Poor countries in the developing world often experience a sudden influx of investment from foreign companies and multinational corporations. Local governments typically embrace these powerful businesses and their agendas. As companies construct dams, build tourism projects, or mine for salt, gold, titanium, or other natural resources, they too frequently ignore the human costs to local people—like indigenous people in Guatemala and rural farmers in Burma. Projects often proceed with little or no input from the communities and families living on the proposed project sites.
As a result, small-scale farmers, indigenous communities and women often suffer devastating losses. Companies ravage and pollute their rivers and lakes. Governments evict them from land that they have lived on for generations or depend on for economic survival. In many cases, this land holds spiritual and cultural significance and is central to the identities of its inhabitants.
AJWS supports advocacy organizations that work to defend the land and water rights of communities facing unbridled economic development. The advocates work to stop damaging projects and insist that local communities be consulted and benefit from economic development. Together, these advocates and communities are building powerful social movements to ensure the ethical use of their natural resources.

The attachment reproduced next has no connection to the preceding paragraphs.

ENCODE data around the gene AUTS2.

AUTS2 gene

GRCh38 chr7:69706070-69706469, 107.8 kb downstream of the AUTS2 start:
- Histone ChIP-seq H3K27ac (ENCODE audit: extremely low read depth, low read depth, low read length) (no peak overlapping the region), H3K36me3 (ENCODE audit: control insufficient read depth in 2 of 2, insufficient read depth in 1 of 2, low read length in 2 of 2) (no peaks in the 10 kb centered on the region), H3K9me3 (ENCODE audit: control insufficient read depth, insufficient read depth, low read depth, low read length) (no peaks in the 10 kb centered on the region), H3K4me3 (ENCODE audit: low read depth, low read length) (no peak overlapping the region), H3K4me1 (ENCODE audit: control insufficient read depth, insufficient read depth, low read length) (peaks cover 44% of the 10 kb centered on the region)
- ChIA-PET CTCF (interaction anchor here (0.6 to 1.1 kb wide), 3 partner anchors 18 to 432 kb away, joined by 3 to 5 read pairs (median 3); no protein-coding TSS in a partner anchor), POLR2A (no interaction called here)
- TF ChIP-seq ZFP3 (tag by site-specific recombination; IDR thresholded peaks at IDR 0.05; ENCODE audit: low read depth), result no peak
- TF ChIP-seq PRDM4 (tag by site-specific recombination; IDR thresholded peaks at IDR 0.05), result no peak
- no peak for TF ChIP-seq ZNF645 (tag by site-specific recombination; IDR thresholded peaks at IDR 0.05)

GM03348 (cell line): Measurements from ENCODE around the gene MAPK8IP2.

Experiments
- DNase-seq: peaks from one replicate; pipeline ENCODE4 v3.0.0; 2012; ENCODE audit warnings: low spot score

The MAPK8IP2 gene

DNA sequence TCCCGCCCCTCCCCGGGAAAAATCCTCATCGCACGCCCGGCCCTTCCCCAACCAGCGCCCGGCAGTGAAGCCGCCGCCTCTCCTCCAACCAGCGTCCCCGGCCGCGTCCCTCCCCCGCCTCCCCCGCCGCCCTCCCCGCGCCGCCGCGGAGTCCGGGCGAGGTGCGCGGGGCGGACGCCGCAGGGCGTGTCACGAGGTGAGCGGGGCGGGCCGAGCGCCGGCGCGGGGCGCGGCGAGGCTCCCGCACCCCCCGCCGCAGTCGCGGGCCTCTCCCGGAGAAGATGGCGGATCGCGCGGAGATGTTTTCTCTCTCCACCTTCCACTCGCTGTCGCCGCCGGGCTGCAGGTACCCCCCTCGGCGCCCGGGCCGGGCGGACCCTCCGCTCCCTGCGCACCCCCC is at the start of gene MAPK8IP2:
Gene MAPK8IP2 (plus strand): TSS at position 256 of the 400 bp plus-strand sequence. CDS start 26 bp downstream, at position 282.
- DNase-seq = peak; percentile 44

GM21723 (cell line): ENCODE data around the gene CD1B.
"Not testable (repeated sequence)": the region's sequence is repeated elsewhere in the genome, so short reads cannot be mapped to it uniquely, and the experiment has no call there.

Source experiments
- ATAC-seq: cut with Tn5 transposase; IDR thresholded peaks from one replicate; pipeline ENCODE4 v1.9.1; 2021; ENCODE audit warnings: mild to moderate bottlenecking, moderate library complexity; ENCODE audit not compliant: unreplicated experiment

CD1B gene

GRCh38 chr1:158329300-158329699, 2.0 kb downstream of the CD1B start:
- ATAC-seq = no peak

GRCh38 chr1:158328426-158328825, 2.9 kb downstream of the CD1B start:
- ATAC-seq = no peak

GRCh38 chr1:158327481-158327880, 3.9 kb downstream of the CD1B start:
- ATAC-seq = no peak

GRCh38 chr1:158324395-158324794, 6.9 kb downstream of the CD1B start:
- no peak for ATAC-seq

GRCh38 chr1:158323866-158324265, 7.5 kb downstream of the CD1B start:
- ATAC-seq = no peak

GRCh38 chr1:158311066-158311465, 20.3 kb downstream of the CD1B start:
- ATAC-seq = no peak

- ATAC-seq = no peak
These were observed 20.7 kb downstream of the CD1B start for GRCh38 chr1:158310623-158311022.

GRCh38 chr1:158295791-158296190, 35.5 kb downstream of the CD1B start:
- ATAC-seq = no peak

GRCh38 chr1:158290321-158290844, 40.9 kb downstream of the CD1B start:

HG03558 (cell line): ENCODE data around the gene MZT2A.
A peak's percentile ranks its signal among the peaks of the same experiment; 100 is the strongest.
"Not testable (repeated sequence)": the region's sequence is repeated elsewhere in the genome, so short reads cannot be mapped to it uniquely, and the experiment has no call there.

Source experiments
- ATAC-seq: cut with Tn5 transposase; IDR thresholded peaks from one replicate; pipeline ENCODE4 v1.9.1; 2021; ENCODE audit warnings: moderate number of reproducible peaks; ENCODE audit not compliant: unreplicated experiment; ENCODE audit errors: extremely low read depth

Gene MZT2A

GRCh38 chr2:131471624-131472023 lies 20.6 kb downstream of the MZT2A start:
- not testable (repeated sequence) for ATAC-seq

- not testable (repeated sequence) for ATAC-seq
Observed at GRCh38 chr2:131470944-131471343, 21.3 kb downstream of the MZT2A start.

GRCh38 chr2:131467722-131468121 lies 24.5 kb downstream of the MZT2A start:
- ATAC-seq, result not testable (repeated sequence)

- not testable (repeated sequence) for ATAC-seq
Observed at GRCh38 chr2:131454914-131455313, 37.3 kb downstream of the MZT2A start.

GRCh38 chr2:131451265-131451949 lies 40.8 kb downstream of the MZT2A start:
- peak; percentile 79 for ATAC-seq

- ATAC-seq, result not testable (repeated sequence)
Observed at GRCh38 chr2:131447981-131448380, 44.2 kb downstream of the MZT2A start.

We believe everyone has the right to:
- Participate in free and informed decisions about economic projects that will affect their communities
- Access safe water for drinking and household use
- Access the land they need for growing crops, herding animals and more
- Manage their communities’ natural resources in ecologically sustainable and economically equitable ways
AJWS grantees are educating communities about their right to land and water. Advocates supported by AJWS aim to create lasting change and vary across countries. Some challenge illegal mining contracts. Others work to increase the use of eco-friendly farming techniques.